The only ivory that can be legally traded must predate the 1972 law or been carved by an Alaska native. 

Although the walrus is not endangered, it is listed under Article III of the Convention on International Trade in Endangered Species (Cites). 

This status gives it some protection by placing restrictions on the global trade of walruses and walrus products.

After significant fluctuations in walrus populations over the last several hundred years, current populations appear to be stable and may even be thriving. 

Although some illegal ivory trade is inevitable and the effects of global warming remain to be seen, at the moment walruses are enjoying a welcome stability in their total numbers.

Alaska’s first people, the Inupiaq and Yupik, have relied on the walrus for thousands of years. 

Their annual walrus hunt has become an integral part of that culture. Practically every last bit of the walrus is used — even the intestines were eaten or made into raincoats. 

The meat is eaten, stomachs are used as containers and drums, skins are used for boat covers and rope, and ivory is used in art. 

Each village sets a limit on the number of walruses that can be hunted each year, making sure they do not kill more than can be used. 

Walruses can grow very large. Some huge examples have been seen and shot in the past — 16 foot, nearly two tonne males have been recorded.  

Normal bull walruses can be 3-3.7m (12ft) long and stand 1.5m (5ft) tall. They weigh 900-1,600kg (200-3,600lb). 

Walruses have very thick skin and underneath this, a layer of blubber which can be up to 15cm (6 inches) thick. 

They need this kind of protection from the subzero temperatures of the Arctic seas in which they live.

They can live for more than 50 years. Apart from human hunters, their only serious predators are orcas (killer whales) and polar bears. Bears can often be seen off by a large male or protective mother walrus.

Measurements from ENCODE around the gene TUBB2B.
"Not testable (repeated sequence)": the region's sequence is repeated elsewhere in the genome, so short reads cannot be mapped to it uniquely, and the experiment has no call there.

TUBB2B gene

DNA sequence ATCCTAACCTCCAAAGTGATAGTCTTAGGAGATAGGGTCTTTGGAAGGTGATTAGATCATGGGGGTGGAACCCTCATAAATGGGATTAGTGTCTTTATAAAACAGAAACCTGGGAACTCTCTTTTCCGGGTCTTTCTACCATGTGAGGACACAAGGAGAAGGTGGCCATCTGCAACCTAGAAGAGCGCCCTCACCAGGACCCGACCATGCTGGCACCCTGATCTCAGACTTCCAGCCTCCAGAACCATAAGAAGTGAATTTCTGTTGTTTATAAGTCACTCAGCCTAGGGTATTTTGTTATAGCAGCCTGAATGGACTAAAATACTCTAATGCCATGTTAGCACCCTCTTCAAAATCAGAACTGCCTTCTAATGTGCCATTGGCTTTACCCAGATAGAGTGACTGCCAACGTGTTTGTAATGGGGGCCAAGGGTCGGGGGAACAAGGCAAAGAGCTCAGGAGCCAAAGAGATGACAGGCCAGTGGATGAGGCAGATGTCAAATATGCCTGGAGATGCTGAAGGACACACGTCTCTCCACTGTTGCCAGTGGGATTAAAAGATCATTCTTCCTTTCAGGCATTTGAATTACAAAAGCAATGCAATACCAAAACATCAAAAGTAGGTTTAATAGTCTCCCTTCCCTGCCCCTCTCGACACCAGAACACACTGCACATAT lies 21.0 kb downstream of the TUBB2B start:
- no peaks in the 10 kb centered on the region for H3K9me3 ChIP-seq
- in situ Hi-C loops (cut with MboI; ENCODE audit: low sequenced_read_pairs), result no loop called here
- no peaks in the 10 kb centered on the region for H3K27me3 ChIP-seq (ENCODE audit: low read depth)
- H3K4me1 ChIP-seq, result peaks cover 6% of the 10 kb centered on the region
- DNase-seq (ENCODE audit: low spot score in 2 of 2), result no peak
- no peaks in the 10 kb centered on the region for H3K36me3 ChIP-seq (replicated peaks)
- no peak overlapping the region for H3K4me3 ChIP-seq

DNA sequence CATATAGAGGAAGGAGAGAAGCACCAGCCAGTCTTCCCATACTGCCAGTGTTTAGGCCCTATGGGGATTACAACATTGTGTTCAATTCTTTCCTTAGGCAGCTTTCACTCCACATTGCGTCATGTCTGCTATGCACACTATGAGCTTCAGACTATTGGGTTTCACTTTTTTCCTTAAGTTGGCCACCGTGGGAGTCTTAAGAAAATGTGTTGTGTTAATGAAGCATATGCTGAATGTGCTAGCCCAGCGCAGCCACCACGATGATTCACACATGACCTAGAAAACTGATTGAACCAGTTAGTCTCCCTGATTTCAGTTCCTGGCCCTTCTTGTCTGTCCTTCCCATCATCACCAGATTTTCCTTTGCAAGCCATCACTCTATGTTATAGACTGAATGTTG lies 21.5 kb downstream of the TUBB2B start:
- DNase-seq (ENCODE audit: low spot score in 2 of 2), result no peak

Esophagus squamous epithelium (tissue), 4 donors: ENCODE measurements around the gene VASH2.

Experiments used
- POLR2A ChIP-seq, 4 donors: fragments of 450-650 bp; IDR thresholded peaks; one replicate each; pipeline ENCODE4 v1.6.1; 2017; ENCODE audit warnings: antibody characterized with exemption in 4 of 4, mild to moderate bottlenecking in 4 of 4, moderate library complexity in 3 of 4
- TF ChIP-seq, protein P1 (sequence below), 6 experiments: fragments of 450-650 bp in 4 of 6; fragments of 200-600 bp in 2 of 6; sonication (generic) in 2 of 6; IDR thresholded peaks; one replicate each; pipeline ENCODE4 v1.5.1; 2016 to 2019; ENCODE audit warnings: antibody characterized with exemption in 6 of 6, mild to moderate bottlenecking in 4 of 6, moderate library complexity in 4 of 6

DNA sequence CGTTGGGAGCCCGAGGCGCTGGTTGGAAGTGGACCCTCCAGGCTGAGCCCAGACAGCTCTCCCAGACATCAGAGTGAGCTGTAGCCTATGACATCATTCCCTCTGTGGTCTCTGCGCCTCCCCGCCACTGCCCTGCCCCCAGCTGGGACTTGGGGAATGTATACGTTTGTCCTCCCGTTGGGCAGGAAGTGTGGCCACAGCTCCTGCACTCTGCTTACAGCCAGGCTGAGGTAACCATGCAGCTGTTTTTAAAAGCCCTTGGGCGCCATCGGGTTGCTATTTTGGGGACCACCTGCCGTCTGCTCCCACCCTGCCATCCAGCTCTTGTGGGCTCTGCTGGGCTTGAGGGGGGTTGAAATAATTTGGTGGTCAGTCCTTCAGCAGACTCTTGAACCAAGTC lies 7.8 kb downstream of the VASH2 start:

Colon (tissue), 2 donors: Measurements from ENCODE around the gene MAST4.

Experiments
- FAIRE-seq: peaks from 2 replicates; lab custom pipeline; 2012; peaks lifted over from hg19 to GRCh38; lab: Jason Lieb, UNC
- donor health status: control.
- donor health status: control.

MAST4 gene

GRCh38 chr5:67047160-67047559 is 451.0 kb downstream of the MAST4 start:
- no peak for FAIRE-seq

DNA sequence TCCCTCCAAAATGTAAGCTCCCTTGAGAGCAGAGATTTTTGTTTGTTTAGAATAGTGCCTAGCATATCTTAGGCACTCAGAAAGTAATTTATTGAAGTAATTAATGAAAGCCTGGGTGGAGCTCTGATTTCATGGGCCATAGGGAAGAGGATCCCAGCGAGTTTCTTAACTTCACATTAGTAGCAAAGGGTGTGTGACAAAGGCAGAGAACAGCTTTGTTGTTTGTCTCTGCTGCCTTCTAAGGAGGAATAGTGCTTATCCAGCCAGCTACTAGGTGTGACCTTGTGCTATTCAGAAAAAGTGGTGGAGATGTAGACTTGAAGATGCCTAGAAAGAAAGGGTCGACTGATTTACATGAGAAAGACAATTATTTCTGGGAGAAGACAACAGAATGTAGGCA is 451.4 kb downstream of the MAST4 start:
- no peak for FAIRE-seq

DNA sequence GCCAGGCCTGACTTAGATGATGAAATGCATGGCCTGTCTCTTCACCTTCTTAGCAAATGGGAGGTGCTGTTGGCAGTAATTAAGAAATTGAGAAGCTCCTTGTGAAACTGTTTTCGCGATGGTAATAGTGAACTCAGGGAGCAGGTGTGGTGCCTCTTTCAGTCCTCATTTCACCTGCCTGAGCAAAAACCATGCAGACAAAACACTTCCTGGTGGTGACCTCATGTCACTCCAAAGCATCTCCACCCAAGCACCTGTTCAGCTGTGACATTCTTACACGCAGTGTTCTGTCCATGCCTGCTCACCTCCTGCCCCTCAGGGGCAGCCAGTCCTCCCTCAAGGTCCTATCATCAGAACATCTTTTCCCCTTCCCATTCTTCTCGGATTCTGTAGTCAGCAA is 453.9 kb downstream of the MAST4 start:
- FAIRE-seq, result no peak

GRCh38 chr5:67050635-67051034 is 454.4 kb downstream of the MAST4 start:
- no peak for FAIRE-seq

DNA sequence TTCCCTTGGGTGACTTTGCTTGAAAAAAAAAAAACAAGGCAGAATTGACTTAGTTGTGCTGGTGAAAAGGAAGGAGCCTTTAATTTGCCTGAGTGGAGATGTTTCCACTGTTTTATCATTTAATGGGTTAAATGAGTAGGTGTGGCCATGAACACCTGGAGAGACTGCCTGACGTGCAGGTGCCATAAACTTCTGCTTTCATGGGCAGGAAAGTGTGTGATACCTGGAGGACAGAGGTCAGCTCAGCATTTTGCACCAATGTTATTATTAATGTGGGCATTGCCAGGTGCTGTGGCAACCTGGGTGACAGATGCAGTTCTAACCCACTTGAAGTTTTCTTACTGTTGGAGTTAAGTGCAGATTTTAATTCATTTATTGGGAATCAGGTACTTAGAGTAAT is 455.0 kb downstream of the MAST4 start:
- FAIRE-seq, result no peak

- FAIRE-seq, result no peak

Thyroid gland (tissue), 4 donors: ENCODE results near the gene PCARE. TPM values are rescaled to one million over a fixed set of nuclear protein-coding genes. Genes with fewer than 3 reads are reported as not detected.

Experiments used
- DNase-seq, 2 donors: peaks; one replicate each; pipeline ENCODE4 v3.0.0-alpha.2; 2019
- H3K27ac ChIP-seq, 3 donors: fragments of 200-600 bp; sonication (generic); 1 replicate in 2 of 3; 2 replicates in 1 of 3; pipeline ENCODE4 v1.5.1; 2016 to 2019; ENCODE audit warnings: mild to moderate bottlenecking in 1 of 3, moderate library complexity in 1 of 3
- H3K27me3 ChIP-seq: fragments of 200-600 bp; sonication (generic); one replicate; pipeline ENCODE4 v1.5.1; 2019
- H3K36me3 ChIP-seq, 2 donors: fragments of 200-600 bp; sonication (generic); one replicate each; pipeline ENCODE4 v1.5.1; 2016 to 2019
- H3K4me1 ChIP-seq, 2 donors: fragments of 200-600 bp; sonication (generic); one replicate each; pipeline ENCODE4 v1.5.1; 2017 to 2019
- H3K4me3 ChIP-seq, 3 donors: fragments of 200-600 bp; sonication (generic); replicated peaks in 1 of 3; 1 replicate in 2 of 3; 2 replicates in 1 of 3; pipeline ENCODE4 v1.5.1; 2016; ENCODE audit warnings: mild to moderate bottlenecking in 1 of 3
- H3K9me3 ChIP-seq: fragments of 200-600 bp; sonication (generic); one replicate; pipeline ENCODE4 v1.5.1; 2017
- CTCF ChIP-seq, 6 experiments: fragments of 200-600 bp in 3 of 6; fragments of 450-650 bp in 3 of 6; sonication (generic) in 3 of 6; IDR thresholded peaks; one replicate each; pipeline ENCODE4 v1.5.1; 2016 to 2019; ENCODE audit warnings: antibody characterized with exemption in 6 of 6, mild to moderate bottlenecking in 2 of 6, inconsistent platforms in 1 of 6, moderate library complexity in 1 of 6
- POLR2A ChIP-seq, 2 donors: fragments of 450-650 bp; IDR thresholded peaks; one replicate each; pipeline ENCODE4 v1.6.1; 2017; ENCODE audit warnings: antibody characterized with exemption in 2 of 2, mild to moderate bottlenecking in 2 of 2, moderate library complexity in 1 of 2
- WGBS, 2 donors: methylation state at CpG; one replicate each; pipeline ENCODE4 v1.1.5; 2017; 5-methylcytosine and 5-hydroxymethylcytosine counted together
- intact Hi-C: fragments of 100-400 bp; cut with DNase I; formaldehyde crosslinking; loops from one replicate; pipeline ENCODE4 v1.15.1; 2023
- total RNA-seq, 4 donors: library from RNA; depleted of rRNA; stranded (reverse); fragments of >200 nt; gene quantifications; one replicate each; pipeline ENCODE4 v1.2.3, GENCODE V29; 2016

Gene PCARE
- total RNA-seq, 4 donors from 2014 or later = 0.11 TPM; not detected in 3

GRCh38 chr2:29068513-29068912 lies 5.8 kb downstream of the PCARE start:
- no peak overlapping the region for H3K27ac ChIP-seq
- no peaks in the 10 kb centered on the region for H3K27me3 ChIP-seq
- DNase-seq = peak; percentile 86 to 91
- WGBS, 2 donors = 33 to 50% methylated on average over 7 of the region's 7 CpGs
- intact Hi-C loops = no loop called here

Females reach sexual maturity between six and seven years. Males take about twice as long. Pregnancies last up to two years. 

RSPCA animal rescue officer Ellie West, who checked the animal in Wales, said: “He was resting and, although appearing slightly underweight, thankfully he wasn’t displaying any signs of sickness or injury.”

Our walrus visitor has a lesson for us all. If this fragile animal is being pushed to explore a new habitat due to a changing climate it should serve as great motivation for us all to take action on climate crisis.

Bottlenosed visitors

HERE are more marine mammals moving south, although not such an epic journey as the walrus.

Bottlenose dolphins are not uncommon off the northern Scottish coast. Pods of a hundred or more are often seen in and around the Moray Firth. 

Now the dolphins are appearing more frequently along the Yorkshire coast. A pod of 20 were jumping clear of the waves and entertaining sightseers on Flamborough Head just a few weeks ago. 

Researchers at the University of St Andrews want people to send them photographs of any sightings in England or Scotland. 

Images are used to identify individual dolphins by the notches and other marks on their dorsal fins. 

These are added to St Andrews’s database of many thousands of pictures of individual dolphin fins built up over the last 30 years.

It isn’t clear why the bottlenose dolphins are swimming south. Is it climate change? More likely the animals are simply foraging for food in different areas. 

Maybe it is a lack of boats caused by the lockdown. That is the reason dolphins have returned to a traffic-free Venice Lido.

If you see the walrus or any rare species of marine mammal, please be sure to notify the closest marine mammal rescue centre to you.


We're a reader-owned co-operative, which means you can become part of the paper too by buying shares in the People’s Press Printing Society.

Become a supporter

Fighting fund

You've Raised:£ 3,369
We need:£ 14,631
24 Days remaining
Donate today